Once again Terry Wogan is claiming that ‘political’ and ‘bloc’ voting stopped the UK from getting points in the Eurovision song contest. This may have been the case in the past, but now each country’s votes are decided by a phone poll, this seems unlikely.
I watched it with friends, and yes most of the music was terrible and not my cup of tea. But when we discussed who and how people vote, we remembered that one of us actually voted last time, for a song they liked. Who exactly is going to sit and watch and then vote for country X, because it’s an ally. As though this was going to have any impact on politics at all.
Of course there are voting blocs (countries that often vote for each other) and you can see how they measure up here. However, there’s a non-political, non-controversial explanation for these. Culture (including language, ethnicity, musical traditions) is what makes us like one song and not another. So the Ukrainians will vote for a Russian song because it’s in their language, sounds like their recent pop chart, and so on. If Westlife represented Ireland, the UK would give them 12 points too. In an ideal world, the votes available would be evenly balanced across the spread of European culture. If all the songs were equally good countries would still vote for their neighbours, but they’d all tot up the same. Any slightly better song would pick up some extra votes and then win.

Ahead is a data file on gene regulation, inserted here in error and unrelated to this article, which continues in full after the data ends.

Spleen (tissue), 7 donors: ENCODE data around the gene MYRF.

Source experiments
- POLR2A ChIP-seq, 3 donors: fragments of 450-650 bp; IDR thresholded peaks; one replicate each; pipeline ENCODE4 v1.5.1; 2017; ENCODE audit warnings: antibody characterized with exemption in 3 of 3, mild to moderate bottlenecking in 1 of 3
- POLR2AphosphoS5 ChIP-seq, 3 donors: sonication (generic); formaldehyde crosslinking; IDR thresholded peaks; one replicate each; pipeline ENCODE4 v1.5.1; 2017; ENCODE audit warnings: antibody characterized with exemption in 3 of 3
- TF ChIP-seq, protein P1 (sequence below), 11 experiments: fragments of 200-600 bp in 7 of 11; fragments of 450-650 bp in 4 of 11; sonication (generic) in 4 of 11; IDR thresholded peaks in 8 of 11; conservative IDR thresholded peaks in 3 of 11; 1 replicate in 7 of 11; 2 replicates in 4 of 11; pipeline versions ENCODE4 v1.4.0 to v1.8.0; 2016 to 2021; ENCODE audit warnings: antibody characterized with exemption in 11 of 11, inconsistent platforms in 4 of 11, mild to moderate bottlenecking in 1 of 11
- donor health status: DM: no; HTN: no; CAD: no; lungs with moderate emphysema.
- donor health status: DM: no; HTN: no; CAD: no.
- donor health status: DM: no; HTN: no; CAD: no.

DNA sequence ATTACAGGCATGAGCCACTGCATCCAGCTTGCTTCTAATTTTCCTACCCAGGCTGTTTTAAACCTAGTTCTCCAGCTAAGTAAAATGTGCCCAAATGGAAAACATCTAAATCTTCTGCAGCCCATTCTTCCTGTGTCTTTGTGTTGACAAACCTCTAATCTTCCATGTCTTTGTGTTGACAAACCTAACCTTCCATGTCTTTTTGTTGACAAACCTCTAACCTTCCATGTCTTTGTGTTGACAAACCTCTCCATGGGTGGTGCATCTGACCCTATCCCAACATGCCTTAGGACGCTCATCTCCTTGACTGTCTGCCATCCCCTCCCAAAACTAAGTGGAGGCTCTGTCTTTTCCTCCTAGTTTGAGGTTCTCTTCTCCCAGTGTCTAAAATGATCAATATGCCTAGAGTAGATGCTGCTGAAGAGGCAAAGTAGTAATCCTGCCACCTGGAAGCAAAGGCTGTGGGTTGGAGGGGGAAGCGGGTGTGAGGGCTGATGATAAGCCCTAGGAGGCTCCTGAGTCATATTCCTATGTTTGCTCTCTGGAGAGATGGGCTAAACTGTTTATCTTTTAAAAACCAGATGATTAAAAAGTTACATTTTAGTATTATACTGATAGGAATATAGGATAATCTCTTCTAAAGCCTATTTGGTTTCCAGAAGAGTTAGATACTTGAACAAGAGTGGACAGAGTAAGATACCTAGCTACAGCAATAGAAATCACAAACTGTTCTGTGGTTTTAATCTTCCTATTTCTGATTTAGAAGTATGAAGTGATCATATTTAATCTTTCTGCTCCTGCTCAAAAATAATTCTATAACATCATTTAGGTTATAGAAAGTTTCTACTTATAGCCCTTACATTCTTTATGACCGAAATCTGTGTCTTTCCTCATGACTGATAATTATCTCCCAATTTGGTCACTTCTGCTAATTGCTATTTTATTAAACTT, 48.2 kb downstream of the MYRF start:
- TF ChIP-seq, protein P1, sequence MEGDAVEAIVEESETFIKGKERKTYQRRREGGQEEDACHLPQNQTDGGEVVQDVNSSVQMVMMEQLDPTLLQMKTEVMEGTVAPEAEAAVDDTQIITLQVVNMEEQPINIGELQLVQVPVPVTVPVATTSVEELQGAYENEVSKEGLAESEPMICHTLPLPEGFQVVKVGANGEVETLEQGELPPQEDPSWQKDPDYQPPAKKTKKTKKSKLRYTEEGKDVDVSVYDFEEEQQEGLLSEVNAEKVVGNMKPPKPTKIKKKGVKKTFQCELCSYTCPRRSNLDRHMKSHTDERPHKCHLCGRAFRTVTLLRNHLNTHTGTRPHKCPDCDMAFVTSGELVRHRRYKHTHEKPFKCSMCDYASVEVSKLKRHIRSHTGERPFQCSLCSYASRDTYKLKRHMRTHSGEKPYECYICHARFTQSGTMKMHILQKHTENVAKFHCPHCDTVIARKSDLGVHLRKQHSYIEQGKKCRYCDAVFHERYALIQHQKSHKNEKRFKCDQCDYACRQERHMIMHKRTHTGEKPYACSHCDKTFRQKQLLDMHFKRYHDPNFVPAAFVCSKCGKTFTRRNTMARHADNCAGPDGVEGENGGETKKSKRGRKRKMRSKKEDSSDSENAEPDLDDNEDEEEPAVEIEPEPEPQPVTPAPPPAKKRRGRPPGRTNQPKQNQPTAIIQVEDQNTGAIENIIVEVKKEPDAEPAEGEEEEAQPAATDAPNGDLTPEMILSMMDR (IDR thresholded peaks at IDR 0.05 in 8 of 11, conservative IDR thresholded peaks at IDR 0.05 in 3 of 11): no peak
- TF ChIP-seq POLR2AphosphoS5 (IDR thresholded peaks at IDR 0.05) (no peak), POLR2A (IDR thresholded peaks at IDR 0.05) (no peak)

Unfortunately for the UK, however, the break up of Yugoslavia and the Soviet Union means there are now two blocs of countries, each with a lot of members. This has meant a lot more points to go round to the Eastern bloc and Balkan nations. This is the main reason the UK find it difficult to get points.
But… we could do well if we tried harder too. A UK song would appeal in the former USSR if it was good enough. Whereas the UK song was by a runner up in the X Factor who has since got to 18 in the singles chart, the Russian entry was an all-star affair. Dima Bilan’s done a few albums and been number one across the ex-USSR nations. He was accompanied by Evgeni Plushenko, a figure skater who won gold at the last winter olympics. The song was produced by Jim Beanz (one of Timbaland’s people, and producer of Nelly, Britney, and Whitney Houston). I wouldn’t buy it, but I can see why it would be very, very popular, especially in the countries around Russia. If Coldplay or Kylie represented the UK, we’d pick up votes everywhere.